Buying helps Nestlé boom in 2010
Nestlé draws up responsible sourcing requirements
Cocoa buyers move to calm market
Mars awarded for cocoa farm sustainability work
Panorama: Chocolate – The Bitter Truth
18 March 2011 | Angeline
suppliers are being encouraged to convert manure from their dairy cows into
renewable energy for rural communities.
The global confectioner says
in its latest Creating Shared Value report that is has developed biogas as
well as dairy improvement projects with milk suppliers.
With around 32,000 farmers
supplying milk to its Kejayan factory in Indonesia through 31 dairy
cooperatives, Nestlé is helping them improve quality of milk to enable them to
charge a higher price. It is also giving dairy cooperatives access to biogas
units so they can convert methane from their cattle’s manure into renewable
The company provided
financial assistance to farmers as part of a partnership with the Humanist
Institute for Development Cooperation, which is building biogas units and
training farmers to use them. A Nestlé fund enables cooperatives to buy the
biogas units and the renewable energy is given to farmers to use in their
communities. Nestlé plans is to set up 8,000 biogas units.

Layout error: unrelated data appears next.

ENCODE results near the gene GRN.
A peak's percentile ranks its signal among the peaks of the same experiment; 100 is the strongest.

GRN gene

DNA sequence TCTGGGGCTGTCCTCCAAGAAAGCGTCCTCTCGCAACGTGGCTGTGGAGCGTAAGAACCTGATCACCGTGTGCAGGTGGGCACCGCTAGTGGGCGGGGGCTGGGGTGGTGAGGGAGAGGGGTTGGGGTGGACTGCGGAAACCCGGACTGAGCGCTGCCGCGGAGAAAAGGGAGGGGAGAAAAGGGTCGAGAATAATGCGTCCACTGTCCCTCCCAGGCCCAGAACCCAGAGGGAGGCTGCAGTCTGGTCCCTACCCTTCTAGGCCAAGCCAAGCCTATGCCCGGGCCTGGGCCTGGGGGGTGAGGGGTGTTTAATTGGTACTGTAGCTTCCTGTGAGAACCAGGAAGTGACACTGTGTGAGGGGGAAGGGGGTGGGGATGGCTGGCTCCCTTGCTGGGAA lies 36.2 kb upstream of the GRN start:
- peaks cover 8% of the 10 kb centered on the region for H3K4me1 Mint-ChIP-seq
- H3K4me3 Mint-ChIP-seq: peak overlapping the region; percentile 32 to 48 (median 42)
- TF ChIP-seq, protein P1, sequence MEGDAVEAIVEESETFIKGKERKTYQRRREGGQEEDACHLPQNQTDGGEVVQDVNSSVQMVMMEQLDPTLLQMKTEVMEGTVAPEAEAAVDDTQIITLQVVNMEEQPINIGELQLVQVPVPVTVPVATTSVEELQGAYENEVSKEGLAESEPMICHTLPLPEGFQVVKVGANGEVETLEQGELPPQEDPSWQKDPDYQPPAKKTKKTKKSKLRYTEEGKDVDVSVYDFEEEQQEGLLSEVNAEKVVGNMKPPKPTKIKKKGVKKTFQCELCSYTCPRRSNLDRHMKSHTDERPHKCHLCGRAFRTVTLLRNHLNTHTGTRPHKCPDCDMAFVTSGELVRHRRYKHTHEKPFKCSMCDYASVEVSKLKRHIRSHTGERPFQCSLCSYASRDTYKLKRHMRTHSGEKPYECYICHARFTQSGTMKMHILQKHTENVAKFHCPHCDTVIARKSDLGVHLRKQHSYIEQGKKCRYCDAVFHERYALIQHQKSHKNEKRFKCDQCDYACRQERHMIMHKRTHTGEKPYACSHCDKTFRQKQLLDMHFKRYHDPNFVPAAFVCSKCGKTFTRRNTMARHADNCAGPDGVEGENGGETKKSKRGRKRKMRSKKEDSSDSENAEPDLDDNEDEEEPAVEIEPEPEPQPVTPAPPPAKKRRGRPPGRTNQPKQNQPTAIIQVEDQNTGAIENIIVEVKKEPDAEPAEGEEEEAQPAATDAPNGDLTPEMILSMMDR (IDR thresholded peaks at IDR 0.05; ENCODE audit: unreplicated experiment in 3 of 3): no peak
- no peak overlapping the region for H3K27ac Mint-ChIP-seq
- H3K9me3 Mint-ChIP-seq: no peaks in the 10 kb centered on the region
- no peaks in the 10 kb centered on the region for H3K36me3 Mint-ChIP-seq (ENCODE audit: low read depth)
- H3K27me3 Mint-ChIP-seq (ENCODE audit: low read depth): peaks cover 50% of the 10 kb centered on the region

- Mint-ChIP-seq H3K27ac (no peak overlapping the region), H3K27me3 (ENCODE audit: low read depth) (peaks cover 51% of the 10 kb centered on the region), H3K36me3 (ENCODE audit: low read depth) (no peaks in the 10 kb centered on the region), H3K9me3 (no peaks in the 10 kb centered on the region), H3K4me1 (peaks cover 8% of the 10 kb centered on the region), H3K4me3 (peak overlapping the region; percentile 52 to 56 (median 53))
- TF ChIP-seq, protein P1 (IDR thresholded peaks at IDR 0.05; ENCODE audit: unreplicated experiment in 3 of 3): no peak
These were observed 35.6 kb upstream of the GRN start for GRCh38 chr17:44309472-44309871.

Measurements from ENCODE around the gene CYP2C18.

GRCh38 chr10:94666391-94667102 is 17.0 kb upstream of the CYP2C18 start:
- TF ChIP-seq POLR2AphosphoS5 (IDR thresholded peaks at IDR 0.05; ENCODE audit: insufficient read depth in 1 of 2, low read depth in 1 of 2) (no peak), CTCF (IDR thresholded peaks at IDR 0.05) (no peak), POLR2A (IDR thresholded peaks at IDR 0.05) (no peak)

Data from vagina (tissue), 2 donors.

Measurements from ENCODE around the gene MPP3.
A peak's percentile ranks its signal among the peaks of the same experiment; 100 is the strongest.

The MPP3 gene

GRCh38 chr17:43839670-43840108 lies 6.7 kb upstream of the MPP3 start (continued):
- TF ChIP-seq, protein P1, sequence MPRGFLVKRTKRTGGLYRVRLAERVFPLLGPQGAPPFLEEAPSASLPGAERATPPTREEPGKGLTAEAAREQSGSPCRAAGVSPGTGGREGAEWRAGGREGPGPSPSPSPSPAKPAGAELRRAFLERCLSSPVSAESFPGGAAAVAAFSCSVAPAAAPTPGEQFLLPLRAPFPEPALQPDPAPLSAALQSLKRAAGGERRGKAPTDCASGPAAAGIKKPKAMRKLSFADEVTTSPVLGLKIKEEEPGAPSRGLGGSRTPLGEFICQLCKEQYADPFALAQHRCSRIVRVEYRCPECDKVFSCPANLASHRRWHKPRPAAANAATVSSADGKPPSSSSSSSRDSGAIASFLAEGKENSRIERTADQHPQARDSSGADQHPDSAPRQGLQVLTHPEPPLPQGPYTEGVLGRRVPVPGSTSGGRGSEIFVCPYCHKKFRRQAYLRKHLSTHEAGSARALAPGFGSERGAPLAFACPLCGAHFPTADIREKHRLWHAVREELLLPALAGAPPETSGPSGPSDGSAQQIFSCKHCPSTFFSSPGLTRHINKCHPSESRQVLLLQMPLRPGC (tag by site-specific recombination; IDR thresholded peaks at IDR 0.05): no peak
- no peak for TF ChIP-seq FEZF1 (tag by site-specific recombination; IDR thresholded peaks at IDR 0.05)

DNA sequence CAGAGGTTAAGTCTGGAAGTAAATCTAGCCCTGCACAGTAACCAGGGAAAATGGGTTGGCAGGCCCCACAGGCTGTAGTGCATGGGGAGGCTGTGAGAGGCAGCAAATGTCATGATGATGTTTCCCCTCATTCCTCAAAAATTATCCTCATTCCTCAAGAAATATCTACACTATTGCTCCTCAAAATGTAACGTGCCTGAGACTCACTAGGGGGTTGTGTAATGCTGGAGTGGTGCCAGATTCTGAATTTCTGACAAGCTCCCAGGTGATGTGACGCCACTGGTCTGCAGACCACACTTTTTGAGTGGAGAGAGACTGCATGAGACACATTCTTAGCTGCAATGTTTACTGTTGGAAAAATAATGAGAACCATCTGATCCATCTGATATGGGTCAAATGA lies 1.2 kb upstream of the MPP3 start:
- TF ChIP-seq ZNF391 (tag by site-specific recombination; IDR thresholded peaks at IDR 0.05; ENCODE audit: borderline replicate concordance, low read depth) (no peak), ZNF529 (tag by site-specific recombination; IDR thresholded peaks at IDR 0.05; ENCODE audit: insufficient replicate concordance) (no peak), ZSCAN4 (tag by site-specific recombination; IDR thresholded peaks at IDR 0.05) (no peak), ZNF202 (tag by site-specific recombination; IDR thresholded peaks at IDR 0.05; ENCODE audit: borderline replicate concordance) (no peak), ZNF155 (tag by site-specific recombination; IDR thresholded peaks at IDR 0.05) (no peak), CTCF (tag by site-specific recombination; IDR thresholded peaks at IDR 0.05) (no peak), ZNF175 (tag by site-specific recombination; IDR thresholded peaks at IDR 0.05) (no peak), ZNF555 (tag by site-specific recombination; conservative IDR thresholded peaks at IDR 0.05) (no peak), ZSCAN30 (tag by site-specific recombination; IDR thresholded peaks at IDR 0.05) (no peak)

One biodigester at a Nestlé
supplier’s dairy farm in Mexico is currently processing 1,200m3 of methane a
day from nearly 2,400 cows. Another Mexican farm is processing 2,400m3 a day,
which is expected to reduce the site’s electricity consumption by 90 per cent.
Nestlé, which has a 165
000-strong supplier base, reports that nearly 52 per cent of its raw material
expenditure goes on the procurement of milk, coffee and cocoa.
It plans to invest CHF500
million (£344 million) in sustainable coffee sourcing. Tens of thousands of
farmers and small-scale intermediaries deliver coffee directly to Nestlé’s
buying stations which helps them secure a higher price. Around 10 per cent of
the coffee beans used in Nescafé are sold directly to Nestlé in this way, a
figure the company plans to double by 2015 to 180,000 tonnes-a-year.
Meanwhile, the chocolate
maker bought 380,000 tonnes of cocoa in 2010 – over 10 per cent of the world’s
supply. It aims to invest CHF110 million (£75.6 million) in sustainability
initiatives over the next decade. It will also to improve the supply chain by
buying from cooperatives and paying a premium for high-quality cocoa. From
October 2009 to September 2010, 6,400 tonnes of cocoa were bought from 9,056
farmers in 20 cooperatives but Nestlé plans to increase this in 2010/11 to
12,000 tonnes from 15,000 farmers in 34 cooperatives.